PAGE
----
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Honduras had a new kind of coup

The upheaval epitomizes a new kind of Latin American struggle, in which elected leftist leaders defy the status quo and test the limits of democracy.

July 12, 2009|Tracy Wilkinson

TEGUCIGALPA, HONDURAS — On Saturday, June 27, the order came down: Arrest the president.

That night, Honduran military officers stopped taking calls from U.S. officials.

At sunrise Sunday, army commanders firing warning shots into the air marched through the back door of the president's home, rousted him from bed and took him away, still in his pajamas.

It was over in 15 minutes. But the coup that toppled President Manuel Zelaya was a slow boil, over many months, of an increasingly arbitrary and provocative leader, the often-exaggerated fears of a hidebound elite and a military with divided loyalties.

That simmering crisis exploded into one of the most serious challenges facing Latin America in a decade. In some ways, it was a throwback to the old Latin America, when coups and men in uniform more often than not decided who ruled. But it was also emblematic of a struggle underway today on the continent, where a crop of leftist leaders with authoritarian tendencies have risen to power through elections, defied the status quo and tested the bounds of democracy.

The following account is based on interviews with numerous Hondurans and foreigners involved in the coup or the events that led to it. Some details are still in dispute.


When he won the presidential election in 2005 by a narrow margin, Zelaya was something of an outsider -- gruff, not fully part of the elite that had always governed. Even Hondurans who admire him, however, say he became enamored of the power he thought he had.

His ticket, he soon decided, was to align himself with the emerging bloc in the region headed by Venezuelan President Hugo Chavez, an erratic, charismatic populist who evokes passionate extremes of admiration and hatred. Zelaya adopted Chavez's socialist rhetoric, his bluster, even the gimmicky dress. (He started wearing a white cowboy hat as his symbol.)

Zelaya managed to push through legislation that helped the poor and ruffled the elite, including a huge raise in the minimum wage, in a country where 40% of the population lives on less than a dollar a day. But power was more important to him than solid ideology.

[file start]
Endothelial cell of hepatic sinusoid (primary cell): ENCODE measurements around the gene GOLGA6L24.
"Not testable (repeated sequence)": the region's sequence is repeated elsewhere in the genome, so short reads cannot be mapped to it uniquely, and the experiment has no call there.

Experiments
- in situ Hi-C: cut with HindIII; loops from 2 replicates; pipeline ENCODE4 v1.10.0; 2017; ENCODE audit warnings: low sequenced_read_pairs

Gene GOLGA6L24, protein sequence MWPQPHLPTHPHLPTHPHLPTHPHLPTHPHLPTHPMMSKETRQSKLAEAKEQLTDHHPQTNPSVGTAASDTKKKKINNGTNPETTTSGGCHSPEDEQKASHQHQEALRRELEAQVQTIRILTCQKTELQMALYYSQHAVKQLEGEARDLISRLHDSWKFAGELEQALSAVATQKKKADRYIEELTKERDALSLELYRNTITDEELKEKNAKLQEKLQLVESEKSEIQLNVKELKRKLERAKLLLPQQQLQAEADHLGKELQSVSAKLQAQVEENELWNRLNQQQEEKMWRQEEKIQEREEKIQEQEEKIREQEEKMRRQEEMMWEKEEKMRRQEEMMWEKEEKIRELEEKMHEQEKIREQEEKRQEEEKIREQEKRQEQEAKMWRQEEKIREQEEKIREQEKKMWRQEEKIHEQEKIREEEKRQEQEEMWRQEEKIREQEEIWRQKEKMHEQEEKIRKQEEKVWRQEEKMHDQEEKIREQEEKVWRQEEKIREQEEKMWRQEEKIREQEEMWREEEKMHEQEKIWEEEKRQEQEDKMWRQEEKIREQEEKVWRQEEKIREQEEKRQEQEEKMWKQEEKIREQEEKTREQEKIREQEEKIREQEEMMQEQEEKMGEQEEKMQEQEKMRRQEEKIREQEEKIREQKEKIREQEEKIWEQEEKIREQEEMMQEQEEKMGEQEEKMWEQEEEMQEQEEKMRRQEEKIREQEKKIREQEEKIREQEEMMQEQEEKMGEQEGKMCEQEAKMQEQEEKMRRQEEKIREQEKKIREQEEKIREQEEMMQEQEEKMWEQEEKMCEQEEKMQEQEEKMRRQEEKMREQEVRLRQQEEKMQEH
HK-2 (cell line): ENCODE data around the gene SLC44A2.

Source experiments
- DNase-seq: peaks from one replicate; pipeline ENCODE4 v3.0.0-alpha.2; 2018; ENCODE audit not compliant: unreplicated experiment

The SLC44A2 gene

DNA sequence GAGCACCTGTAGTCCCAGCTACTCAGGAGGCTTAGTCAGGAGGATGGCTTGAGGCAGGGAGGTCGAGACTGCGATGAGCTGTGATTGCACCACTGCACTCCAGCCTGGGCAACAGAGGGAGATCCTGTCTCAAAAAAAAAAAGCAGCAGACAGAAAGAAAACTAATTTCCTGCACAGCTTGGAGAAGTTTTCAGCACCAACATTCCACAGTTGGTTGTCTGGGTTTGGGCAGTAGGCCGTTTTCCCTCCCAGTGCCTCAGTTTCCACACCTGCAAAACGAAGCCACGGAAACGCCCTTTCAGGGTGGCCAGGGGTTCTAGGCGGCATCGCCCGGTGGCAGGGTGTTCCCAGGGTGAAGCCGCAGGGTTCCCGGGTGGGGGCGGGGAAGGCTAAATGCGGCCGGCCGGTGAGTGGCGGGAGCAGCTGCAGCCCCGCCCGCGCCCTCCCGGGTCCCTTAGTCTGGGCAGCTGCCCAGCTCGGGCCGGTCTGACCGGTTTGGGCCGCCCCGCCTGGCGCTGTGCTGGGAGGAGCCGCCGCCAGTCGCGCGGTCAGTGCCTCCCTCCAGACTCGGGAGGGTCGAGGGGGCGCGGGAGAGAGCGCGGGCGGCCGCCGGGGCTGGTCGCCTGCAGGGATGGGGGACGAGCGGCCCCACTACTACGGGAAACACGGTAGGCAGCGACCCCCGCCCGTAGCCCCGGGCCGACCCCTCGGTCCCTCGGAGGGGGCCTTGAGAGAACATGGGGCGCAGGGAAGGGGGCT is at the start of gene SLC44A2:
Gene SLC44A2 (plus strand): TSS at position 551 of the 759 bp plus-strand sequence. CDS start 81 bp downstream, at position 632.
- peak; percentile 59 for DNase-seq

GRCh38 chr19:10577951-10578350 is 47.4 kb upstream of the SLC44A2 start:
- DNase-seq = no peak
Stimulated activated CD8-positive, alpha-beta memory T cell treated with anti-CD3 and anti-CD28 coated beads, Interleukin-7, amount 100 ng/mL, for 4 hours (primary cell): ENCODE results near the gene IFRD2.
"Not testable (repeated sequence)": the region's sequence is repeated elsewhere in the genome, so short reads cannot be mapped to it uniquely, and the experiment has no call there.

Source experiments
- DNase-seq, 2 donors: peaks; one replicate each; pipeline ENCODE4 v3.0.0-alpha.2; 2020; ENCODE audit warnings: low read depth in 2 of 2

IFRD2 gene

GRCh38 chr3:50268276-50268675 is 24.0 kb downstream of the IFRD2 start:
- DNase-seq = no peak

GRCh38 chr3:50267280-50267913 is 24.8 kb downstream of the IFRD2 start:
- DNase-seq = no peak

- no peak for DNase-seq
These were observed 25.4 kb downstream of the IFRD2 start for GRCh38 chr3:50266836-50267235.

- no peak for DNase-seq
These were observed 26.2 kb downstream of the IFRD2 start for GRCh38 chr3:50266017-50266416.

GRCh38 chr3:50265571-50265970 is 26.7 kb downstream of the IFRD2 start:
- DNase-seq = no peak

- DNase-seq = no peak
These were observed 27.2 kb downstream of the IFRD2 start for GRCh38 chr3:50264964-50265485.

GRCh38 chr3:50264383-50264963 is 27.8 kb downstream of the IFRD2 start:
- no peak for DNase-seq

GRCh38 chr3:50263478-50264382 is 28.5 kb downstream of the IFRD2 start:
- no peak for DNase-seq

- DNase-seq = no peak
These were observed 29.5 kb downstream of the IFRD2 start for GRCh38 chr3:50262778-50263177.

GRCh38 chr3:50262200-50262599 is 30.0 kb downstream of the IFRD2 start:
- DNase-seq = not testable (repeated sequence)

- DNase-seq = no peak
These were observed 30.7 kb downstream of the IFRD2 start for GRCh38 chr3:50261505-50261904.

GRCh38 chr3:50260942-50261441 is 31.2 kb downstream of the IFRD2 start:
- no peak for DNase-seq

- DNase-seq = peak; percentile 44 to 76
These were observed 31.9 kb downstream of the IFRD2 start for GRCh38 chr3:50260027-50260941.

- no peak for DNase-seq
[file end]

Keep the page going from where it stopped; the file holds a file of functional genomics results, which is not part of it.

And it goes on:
"For him, it was all about becoming a big figure," said Juan Ramon Martinez, a historian and political analyst who had many dealings with Zelaya. "If he had to dance the cha-cha-cha, he'd do it. If he had to spout Marxist rhetoric, he'd do it."

Ideology might not have been important to Zelaya, but it was to his inner circle, whose members traced their roots to Honduras' small radical left that emerged in the 1970s. They had gone to university together, fought against the brutal military dictatorships of the day, suffered persecution. Eventually they went into human rights or became lawyers, but didn't abandon their goals.

They helped coax Zelaya to the left, and last year he stepped firmly into the Chavez camp by joining a group of Latin America's leftist presidents formed five years ago by the Venezuelan leader and Cuba's Fidel Castro.

With the old left gaining power, the old right leapt into action, with businessmen and the news media at their service, hitting back at Zelaya relentlessly.

Then came an old trauma. Zelaya began speaking of changing the constitution, and his enemies decided he was making a move to end term limits and so he could stay in office -- much as Chavez had done in Venezuela.

The Honduran Constitution bars presidential reelection, a provision born of a history replete with rulers who overstayed their welcome. Most famously, Tiburcio Carias, a military man with close ties to the foreign-owned fruit companies that made Honduras the original banana republic, rewrote the constitution to stay in office from 1933 to 1949.

In March, Zelaya called for a vote June 28 to weigh support for changing the constitution. Initially, the wording of the convocation was innocuous enough, and momentum built behind the "consulta popular," as it was being called. It had a lot of support among a disaffected majority for whom Honduras' 27-year experiment in democracy had failed to improve daily life.

On May 12, the attorney general's office ruled against holding the vote. Zelaya ignored the order and pressed ahead with his campaign.

Congress, led by Roberto Micheletti, a transportation magnate from Zelaya's Liberal Party, also opposed the vote. Honduras' tiny rich class is notoriously loath to share its wealth, and members saw Zelaya's move to tinker with the constitution as the last straw. They organized street protests and a media blitz against the referendum.

"Never had a ruler so frightened the instruments of political and economic power," historian Martinez said.

Pressure mounts

In mid-June, events started to veer precipitously toward disaster.

On June 12, the military high command met secretly, pointedly leaving Zelaya out of the loop. Coup rumors that had ricocheted around the capital for weeks grew stronger. Five days later, Zelaya's defense minister quit, though this development would not be revealed for a week.

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